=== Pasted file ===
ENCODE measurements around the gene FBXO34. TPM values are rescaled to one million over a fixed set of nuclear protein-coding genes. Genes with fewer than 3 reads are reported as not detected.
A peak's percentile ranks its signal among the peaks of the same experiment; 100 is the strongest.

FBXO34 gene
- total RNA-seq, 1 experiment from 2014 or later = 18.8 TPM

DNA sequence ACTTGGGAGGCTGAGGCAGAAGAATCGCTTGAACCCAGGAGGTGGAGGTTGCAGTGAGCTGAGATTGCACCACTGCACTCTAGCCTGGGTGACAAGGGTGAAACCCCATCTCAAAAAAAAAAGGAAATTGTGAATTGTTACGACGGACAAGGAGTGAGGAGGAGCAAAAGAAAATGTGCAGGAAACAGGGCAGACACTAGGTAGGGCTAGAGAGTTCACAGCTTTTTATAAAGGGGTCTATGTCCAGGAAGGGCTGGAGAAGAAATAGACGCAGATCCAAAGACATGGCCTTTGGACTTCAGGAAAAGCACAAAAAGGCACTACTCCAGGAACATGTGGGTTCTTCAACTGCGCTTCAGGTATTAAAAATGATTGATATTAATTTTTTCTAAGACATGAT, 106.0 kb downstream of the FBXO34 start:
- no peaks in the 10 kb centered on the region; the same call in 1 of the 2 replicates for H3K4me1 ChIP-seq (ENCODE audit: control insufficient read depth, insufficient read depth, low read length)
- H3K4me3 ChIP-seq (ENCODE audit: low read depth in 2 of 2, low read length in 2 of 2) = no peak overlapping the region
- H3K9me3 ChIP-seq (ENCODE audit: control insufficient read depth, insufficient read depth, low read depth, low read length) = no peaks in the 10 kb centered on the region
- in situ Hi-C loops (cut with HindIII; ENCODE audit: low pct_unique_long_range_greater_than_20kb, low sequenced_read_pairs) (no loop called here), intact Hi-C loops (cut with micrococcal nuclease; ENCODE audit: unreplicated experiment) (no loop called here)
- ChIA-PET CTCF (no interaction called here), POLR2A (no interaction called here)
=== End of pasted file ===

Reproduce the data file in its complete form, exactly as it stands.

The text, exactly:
ENCODE measurements around the gene FBXO34. TPM values are rescaled to one million over a fixed set of nuclear protein-coding genes. Genes with fewer than 3 reads are reported as not detected.
A peak's percentile ranks its signal among the peaks of the same experiment; 100 is the strongest.

FBXO34 gene
- total RNA-seq, 1 experiment from 2014 or later = 18.8 TPM

DNA sequence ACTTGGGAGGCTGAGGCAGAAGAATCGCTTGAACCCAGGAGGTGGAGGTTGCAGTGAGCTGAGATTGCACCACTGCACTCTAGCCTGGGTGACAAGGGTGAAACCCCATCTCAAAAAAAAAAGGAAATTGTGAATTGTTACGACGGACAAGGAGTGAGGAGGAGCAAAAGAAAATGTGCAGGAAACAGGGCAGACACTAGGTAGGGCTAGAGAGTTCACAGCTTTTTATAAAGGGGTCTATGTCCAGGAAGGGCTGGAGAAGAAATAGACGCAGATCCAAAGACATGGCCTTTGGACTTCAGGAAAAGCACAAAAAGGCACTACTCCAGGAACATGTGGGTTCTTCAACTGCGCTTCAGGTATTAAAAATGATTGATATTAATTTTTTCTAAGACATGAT, 106.0 kb downstream of the FBXO34 start:
- no peaks in the 10 kb centered on the region; the same call in 1 of the 2 replicates for H3K4me1 ChIP-seq (ENCODE audit: control insufficient read depth, insufficient read depth, low read length)
- H3K4me3 ChIP-seq (ENCODE audit: low read depth in 2 of 2, low read length in 2 of 2) = no peak overlapping the region
- H3K9me3 ChIP-seq (ENCODE audit: control insufficient read depth, insufficient read depth, low read depth, low read length) = no peaks in the 10 kb centered on the region
- in situ Hi-C loops (cut with HindIII; ENCODE audit: low pct_unique_long_range_greater_than_20kb, low sequenced_read_pairs) (no loop called here), intact Hi-C loops (cut with micrococcal nuclease; ENCODE audit: unreplicated experiment) (no loop called here)
- ChIA-PET CTCF (no interaction called here), POLR2A (no interaction called here)